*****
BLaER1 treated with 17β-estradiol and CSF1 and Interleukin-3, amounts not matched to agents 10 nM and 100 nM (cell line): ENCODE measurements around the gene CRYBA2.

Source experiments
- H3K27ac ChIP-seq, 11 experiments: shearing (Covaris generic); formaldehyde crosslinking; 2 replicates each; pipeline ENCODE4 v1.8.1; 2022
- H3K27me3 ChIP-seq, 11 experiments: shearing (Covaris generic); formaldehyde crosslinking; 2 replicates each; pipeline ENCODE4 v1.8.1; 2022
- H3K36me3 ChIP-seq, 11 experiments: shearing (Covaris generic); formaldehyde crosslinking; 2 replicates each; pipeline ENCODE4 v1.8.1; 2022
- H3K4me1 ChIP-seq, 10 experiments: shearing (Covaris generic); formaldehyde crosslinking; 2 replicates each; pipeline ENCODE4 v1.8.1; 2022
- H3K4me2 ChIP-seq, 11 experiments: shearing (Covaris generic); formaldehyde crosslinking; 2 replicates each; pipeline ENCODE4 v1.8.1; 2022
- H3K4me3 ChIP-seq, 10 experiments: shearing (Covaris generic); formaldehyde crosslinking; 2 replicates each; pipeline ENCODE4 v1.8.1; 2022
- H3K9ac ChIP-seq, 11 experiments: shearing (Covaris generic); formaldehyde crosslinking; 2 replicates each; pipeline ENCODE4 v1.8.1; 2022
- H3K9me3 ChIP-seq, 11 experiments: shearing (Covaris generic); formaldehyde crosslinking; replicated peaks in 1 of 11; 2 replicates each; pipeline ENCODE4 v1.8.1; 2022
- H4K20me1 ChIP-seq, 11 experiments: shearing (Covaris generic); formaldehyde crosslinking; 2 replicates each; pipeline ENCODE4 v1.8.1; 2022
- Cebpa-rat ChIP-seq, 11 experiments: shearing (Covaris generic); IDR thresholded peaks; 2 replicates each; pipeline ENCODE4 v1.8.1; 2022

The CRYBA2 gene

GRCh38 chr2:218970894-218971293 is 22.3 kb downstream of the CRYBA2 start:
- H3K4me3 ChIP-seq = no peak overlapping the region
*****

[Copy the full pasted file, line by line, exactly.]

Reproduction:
BLaER1 treated with 17β-estradiol and CSF1 and Interleukin-3, amounts not matched to agents 10 nM and 100 nM (cell line): ENCODE measurements around the gene CRYBA2.

Source experiments
- H3K27ac ChIP-seq, 11 experiments: shearing (Covaris generic); formaldehyde crosslinking; 2 replicates each; pipeline ENCODE4 v1.8.1; 2022
- H3K27me3 ChIP-seq, 11 experiments: shearing (Covaris generic); formaldehyde crosslinking; 2 replicates each; pipeline ENCODE4 v1.8.1; 2022
- H3K36me3 ChIP-seq, 11 experiments: shearing (Covaris generic); formaldehyde crosslinking; 2 replicates each; pipeline ENCODE4 v1.8.1; 2022
- H3K4me1 ChIP-seq, 10 experiments: shearing (Covaris generic); formaldehyde crosslinking; 2 replicates each; pipeline ENCODE4 v1.8.1; 2022
- H3K4me2 ChIP-seq, 11 experiments: shearing (Covaris generic); formaldehyde crosslinking; 2 replicates each; pipeline ENCODE4 v1.8.1; 2022
- H3K4me3 ChIP-seq, 10 experiments: shearing (Covaris generic); formaldehyde crosslinking; 2 replicates each; pipeline ENCODE4 v1.8.1; 2022
- H3K9ac ChIP-seq, 11 experiments: shearing (Covaris generic); formaldehyde crosslinking; 2 replicates each; pipeline ENCODE4 v1.8.1; 2022
- H3K9me3 ChIP-seq, 11 experiments: shearing (Covaris generic); formaldehyde crosslinking; replicated peaks in 1 of 11; 2 replicates each; pipeline ENCODE4 v1.8.1; 2022
- H4K20me1 ChIP-seq, 11 experiments: shearing (Covaris generic); formaldehyde crosslinking; 2 replicates each; pipeline ENCODE4 v1.8.1; 2022
- Cebpa-rat ChIP-seq, 11 experiments: shearing (Covaris generic); IDR thresholded peaks; 2 replicates each; pipeline ENCODE4 v1.8.1; 2022

The CRYBA2 gene

GRCh38 chr2:218970894-218971293 is 22.3 kb downstream of the CRYBA2 start:
- H3K4me3 ChIP-seq = no peak overlapping the region